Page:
Back on topic, since I have already started changing my lifting habits away from power lifting/bodybuilding, what are some good ways to still incorporate my love for the iron to apply on the mat? Similar to wrestling? I was a strong wrestler back in the day because I focused on explosive movements, extensive grip training and hip drive, not because I benched a lot. Safe to assume those still apply?


Ehhh… Not if they ran into, say, a guy your size with a decent wrestling background. Not all blue belts anyway. Some schools will give a guy a blue belt even if they’ve never spent a single minute on how to handle a sucker double that puts them on their back with blows raining down, which can be more than enough to win a fight and something in most wrestlers toolbox.

Every blue belt at the self defense school will be very familiar with that scenario, but that mat time obviously detracts from time spent getting better at the game of jiu jitsu. “Fight ready” is an approximate standard of blue belt performance expectations there, but not at the other schools I’ve trained.

Their standards are generally just as high for how you perform on the ground, but marginalizing or even neglecting stand-up work doesn’t really address violence in a comprehensive manner. On the flip side, time spent working on your arm drag to street choke probably won’t help you win any tournaments. It all boils down to how you want to spend your mat time.

It sounds like you’re already way ahead of the self defense curve and you know what you want out of your experience. You’ll get better at everything no matter where you train, so train for your goals and enjoy the process!

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Appreciate the compliment, but in regards to my size, yeah for an Extra Medium I am relatively big, but in the grand scheme of things, I’m still a 5’7" pretty boy who weighs a buck seventy five, not what you would call big or intimidating in person on the street.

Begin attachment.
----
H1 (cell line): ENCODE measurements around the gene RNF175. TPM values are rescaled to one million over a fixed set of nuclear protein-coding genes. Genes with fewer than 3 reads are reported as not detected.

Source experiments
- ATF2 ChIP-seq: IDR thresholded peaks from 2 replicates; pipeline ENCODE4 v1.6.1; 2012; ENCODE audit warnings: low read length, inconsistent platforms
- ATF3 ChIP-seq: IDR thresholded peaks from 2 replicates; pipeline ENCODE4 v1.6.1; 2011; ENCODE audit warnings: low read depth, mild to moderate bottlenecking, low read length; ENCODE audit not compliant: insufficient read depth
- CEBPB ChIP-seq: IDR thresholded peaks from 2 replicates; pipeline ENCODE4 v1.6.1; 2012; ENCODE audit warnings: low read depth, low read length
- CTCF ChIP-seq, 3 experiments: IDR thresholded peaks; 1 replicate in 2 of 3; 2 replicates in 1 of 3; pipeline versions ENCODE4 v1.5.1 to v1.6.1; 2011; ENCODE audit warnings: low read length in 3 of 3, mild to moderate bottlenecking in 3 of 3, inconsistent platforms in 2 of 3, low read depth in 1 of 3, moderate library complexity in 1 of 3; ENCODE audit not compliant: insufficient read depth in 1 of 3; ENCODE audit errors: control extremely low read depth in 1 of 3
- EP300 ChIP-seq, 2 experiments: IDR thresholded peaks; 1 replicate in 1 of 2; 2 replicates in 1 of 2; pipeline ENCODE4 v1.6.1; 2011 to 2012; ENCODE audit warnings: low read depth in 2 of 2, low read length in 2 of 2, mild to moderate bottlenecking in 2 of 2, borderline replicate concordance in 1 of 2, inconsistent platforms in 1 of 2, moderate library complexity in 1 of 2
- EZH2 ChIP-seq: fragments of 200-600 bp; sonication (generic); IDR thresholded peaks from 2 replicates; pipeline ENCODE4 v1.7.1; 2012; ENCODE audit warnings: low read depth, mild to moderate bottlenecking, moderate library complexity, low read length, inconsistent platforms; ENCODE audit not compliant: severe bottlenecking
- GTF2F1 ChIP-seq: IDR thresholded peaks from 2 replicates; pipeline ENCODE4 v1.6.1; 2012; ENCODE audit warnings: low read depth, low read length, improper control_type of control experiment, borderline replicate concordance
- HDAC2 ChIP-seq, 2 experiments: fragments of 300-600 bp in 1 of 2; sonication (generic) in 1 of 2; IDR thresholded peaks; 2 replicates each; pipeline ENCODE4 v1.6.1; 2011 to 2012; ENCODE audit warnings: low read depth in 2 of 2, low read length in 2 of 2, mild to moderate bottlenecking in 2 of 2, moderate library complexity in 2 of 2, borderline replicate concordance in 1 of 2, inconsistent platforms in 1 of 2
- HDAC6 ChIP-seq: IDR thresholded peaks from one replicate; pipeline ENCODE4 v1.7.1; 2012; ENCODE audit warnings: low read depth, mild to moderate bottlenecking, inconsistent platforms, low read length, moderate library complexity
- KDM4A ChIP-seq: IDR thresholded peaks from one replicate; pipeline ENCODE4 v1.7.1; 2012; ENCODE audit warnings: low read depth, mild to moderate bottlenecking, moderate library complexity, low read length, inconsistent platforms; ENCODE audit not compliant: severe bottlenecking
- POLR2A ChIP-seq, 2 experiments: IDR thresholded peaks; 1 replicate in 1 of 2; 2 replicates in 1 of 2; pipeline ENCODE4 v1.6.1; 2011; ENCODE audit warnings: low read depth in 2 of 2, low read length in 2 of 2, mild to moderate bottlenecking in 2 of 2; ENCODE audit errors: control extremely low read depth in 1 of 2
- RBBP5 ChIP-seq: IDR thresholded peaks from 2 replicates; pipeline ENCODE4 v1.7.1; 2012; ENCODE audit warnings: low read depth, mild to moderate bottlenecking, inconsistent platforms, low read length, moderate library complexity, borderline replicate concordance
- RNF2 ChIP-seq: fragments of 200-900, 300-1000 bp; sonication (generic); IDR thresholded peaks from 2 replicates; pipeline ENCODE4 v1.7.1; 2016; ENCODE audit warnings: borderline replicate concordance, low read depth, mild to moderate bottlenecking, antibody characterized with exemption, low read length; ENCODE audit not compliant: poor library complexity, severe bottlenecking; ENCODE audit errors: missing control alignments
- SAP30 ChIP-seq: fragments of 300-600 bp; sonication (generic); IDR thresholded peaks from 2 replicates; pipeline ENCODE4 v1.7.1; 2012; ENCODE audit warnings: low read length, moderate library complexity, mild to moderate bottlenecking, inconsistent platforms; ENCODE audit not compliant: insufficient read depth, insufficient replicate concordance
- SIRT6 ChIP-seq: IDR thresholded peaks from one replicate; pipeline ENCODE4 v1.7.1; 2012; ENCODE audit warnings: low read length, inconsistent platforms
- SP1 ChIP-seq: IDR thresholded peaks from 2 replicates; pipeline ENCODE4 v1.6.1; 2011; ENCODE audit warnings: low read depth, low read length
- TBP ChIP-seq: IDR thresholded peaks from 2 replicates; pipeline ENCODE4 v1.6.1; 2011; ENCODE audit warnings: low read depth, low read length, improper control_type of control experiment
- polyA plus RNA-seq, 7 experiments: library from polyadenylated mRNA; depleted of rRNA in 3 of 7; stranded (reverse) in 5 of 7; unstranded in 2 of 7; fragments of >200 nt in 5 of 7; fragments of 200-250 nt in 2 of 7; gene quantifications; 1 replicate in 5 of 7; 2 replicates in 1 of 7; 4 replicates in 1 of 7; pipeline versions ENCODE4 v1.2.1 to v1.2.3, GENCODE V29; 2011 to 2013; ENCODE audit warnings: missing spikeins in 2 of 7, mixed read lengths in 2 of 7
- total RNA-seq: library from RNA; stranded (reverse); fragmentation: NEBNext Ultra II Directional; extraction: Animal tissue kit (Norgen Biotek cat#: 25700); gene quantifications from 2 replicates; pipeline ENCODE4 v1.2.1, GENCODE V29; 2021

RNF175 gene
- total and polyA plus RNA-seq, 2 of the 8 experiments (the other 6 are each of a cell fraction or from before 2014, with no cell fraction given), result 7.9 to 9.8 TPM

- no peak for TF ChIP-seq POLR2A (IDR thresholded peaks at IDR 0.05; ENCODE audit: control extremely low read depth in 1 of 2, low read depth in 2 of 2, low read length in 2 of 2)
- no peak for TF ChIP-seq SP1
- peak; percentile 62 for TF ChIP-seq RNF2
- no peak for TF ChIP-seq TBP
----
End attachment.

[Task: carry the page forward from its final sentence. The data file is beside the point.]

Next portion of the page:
I thought I read you were 195! Either way you’re the same size as my instructor and he is an ass whooping machine on his feet and on the ground.

You’ll still be stouter than the average guy on the mats.


I think that everyone has different physical gifts, or lack thereof, and it’s about incorporating your attributes without deviating too much from the main principle of bjj which is to emphasize technique over strength. It can be harder for those who are bigger and stronger because you might execute someting successfully but not know how much was due to technical mastery and how much was due to compensation from strength and speed. It takes time.

I believe from looking at people I have trained with and with whom I currently train, that the biggest benefits from weight training are structural strength and mobility. I know guys who are older, my age or even younger who have back issues, knee issues and hip issues. Some have had hip replacement. I train as much, if not more, and don’t have those problems. In bjj you are at risk for muscle imbalances that weight training can address. You can keep yourself structurally sound. Rickson Gracie is know for his yoga but that didn’t keep him from having hip and back issues.

I don’t think you need to weight train differently but just need to factor in recovery.


It’s just anecdotal, but in my circles most of the 40 plus crowd who still move like athletes AND seem to avoid injury all have strength training backgrounds.

I know several beanpoles with neck and spine issues from the mats. It’s hard to imagine that having a stronger body doesn’t help mitigate those outcomes.